Renowned Danish film and TV director Charlotte Sieling, whose credits include 2017 feature The Man, as well as TV series Borgen, The Bridge, Homeland and The Americans is planning her largest-budget film to date, the $8m period drama Margrete.
Margrete is based on “the true story of the strongest, most fascinating but also most under-exposed ruler that Scandinavia has ever seen,” Sieling revealed.
At a time when most women were second-class citizens, in 1397 Margrete The First was the first person to merge Denmark, Norway and Sweden into one sovereign nation In 1402, chaos broke out when a man came forward from Germany claiming to be Margrete’s son who died 15 years earlier at the age of 17. It puts her position in jeopardy as well as her adopted son’s plans to marry into English royalty.
“It’s a violent time and she has to look over her shoulder,” Sieling explained. The film will concentrate on one pivotal month in Margrete’s life.
Jesper Fink, who recently co-wrote Michael Noer’s Before The Frost, is writing the script.
The project is being produced by Lars Bredo Rahbek, head of production in Denmark for SF Studios and Birgitte Skov, whose credits include Man Divided, and Borg Vs. McEnroe. Bredo Rahbek first started developing the project when he was at Nimbus Film and then brought it with him into SF.
“There is no one to compare to Margrete, she was such a strategist,” said Bredo Rahbek. “She gains power and she effectuates it in a different way than a man does.”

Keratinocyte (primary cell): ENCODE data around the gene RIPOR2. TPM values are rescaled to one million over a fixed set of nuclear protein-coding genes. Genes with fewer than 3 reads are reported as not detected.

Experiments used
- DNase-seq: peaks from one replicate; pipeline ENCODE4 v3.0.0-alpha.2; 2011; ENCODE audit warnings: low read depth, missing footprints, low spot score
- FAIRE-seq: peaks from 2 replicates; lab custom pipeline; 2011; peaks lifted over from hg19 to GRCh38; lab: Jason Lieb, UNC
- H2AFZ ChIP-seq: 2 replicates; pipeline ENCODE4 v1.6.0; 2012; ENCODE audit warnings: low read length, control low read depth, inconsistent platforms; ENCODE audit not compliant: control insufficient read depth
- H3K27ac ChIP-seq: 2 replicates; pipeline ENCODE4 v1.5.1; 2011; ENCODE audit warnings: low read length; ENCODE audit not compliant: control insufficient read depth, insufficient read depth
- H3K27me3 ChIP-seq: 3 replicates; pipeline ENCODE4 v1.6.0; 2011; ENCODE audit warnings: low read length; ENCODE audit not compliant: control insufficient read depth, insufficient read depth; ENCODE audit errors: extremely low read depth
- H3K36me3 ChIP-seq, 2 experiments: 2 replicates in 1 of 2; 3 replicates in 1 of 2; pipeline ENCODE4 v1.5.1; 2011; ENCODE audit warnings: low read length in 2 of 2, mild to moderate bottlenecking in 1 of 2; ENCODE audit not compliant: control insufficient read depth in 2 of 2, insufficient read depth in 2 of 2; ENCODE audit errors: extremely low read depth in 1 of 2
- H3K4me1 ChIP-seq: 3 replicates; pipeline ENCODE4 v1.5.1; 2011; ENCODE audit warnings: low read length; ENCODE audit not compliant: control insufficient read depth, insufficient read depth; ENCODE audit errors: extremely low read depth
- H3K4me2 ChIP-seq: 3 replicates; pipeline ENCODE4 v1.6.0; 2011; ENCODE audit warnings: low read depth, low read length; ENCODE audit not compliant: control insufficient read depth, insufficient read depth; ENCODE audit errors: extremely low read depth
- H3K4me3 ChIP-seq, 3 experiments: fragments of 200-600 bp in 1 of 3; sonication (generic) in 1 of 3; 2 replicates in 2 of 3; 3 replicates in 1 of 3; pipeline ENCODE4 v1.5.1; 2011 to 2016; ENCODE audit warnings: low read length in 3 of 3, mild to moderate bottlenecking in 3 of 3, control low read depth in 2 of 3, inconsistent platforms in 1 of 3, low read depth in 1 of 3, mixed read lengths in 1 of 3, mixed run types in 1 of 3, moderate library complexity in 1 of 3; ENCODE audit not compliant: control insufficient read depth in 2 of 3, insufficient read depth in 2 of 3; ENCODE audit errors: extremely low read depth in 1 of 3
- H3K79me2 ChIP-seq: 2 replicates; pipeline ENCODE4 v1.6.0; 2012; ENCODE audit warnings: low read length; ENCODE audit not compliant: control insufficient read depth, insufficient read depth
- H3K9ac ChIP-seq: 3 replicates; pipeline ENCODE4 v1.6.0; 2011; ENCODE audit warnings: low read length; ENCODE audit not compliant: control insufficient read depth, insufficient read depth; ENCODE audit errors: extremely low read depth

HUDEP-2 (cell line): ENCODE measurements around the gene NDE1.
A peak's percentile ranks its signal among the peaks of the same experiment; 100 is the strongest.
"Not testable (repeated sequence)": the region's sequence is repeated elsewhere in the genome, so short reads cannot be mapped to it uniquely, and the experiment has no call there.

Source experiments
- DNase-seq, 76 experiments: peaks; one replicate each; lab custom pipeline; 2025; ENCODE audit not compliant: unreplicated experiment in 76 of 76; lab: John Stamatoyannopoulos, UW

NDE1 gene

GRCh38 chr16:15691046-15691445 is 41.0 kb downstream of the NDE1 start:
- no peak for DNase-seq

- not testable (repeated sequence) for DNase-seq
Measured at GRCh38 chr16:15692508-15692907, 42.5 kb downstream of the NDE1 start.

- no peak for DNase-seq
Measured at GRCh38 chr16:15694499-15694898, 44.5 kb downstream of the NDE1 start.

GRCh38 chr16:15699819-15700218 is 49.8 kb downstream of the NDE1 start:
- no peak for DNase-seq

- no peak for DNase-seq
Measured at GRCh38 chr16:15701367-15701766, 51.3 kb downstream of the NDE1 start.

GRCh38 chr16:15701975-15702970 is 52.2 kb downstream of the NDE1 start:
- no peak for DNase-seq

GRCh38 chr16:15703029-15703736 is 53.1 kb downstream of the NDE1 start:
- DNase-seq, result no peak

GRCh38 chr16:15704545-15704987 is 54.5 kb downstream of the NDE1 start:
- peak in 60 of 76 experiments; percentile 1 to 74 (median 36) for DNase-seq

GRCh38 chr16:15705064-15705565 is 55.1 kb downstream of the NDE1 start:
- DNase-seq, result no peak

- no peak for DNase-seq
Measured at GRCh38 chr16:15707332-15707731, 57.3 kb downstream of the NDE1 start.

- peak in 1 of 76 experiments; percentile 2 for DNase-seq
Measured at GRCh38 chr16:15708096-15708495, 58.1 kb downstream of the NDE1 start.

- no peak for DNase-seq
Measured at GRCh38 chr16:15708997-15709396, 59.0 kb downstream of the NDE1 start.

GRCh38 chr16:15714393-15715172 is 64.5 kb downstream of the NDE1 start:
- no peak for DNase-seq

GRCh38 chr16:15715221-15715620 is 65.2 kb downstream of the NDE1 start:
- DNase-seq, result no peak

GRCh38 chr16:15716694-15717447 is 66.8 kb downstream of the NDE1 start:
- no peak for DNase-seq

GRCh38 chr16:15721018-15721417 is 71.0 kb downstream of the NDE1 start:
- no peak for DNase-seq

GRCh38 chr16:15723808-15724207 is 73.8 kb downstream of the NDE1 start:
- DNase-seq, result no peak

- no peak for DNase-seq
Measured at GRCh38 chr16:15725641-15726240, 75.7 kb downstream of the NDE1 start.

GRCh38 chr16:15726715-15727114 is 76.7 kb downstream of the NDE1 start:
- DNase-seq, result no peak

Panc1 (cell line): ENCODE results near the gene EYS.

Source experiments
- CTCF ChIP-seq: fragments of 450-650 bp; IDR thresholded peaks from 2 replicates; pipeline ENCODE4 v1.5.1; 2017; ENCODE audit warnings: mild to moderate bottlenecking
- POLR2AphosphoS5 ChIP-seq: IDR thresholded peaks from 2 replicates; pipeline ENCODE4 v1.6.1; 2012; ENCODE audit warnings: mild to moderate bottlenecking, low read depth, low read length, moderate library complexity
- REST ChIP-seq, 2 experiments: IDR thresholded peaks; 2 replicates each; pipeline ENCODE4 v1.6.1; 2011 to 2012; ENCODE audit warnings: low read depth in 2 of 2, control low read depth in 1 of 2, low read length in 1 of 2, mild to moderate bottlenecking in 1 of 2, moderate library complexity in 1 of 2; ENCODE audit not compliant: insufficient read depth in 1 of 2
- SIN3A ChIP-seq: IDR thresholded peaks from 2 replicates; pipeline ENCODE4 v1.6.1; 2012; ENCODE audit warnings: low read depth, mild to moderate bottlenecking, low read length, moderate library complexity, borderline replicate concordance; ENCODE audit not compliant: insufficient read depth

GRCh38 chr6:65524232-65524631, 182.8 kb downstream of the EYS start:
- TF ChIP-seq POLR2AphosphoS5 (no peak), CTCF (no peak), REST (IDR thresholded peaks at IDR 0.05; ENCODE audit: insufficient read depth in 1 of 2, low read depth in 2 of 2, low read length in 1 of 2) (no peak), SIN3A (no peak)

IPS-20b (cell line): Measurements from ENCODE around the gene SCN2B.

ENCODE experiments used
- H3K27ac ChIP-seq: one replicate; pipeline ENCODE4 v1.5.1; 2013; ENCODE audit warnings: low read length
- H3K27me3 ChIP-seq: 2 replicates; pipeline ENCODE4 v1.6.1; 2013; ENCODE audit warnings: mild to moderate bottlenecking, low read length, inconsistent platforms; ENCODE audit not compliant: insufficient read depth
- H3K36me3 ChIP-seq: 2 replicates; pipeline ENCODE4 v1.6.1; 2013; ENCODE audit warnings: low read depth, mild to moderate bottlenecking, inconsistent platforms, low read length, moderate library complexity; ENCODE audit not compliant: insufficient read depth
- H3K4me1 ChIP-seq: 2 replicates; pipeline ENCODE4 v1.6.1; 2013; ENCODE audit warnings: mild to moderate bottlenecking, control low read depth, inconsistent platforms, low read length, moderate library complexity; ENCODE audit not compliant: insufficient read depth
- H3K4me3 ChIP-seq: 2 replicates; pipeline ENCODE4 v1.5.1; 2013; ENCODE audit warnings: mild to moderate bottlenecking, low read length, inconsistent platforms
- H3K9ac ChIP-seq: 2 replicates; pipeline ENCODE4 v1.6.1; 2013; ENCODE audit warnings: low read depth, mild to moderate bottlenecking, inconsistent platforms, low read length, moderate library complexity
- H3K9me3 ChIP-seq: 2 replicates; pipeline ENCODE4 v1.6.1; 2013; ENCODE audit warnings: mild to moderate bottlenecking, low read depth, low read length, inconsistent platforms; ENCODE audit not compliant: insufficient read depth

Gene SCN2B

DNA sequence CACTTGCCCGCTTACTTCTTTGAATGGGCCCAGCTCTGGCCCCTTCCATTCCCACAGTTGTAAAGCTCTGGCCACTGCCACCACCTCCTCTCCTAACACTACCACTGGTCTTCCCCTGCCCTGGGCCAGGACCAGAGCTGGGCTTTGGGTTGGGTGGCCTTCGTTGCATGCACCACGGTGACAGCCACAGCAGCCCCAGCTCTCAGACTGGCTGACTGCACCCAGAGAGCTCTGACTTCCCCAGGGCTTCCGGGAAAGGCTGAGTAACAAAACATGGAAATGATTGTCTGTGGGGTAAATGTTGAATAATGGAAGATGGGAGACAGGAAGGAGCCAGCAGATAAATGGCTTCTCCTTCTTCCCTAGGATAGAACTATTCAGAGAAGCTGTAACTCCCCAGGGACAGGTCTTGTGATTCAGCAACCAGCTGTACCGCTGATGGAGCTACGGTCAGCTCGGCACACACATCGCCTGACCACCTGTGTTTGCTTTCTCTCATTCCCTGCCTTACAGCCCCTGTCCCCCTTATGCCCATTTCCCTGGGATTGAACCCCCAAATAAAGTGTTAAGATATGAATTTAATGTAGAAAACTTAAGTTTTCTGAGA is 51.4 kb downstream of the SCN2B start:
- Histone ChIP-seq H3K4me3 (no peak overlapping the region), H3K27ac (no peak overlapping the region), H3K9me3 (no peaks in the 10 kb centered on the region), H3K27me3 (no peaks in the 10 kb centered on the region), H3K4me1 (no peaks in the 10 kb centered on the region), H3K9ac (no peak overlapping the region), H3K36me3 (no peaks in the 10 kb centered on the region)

While Margrete will be a very different kind of film, Sieling said she sees thematic similarities with her last feature, The Man (Mesteren), in which Soren Malling played a contemporary artist who has a strained reunion with his estranged son, “I realised at some point there is the same set up – a man in his castle, a woman in her castle, and a son knocking at the door,” the director explained.
Sieling said she wants to show a well-rounded monarch, including her sex life.“This woman is 50 years old. In this man’s world, she’s in power. And we have to bring her sexual life into that, and her motherhood. We need to explore this woman on many different levels.”
The Danish Film Institute has backed the project - which is budgeted at approximately $8m (€7m) - with development funding and Bredo Rahbek and Skov are now out to financiers. They hope to bring Nordic and international partners on board. “Big-budget period movies tend to be sucha male domain,” said Bredo Rahbek. “We have such good female directors in Denmark but they don’t usually get that higher budget level.”
Sieling is not a stranger to big budgets. She is a veteran TV director working on big US shows like Homeland and The Strain, as well as Danish hits The Bridge, Borgen and The Killing.
Bredo Rahbek and Skov expect to shoot in autumn 2019 in Scandinavia as well as Eastern Europe. The dialogue will be in Norwegian, Danish and Swedish with some English and German.
The team are talking about cast now. Sieling said, “We have such strong Scandinavian actresses, this can be cast with an amazing lead.”
Sieling hopes Margrete will feel alive for modern audiences. “We are going to be close to reality story-wise and politically, but then all the moments when we can mirror ourselves into it, we’re going to do that,” she said.
“I want to break the code and go my own way, but you have to start by knowing reality and studying everything from that time, but the information surrounding the mystery is intriguing but also quite sparse, so we can invent it too. I want to make a very modern movie.”
Sieling also pointed out Margrete was very ahead of her time in terms of policies for women. “Margrete made this feminist legislation that any woman who had been assaulted during war could come get money at her castle.”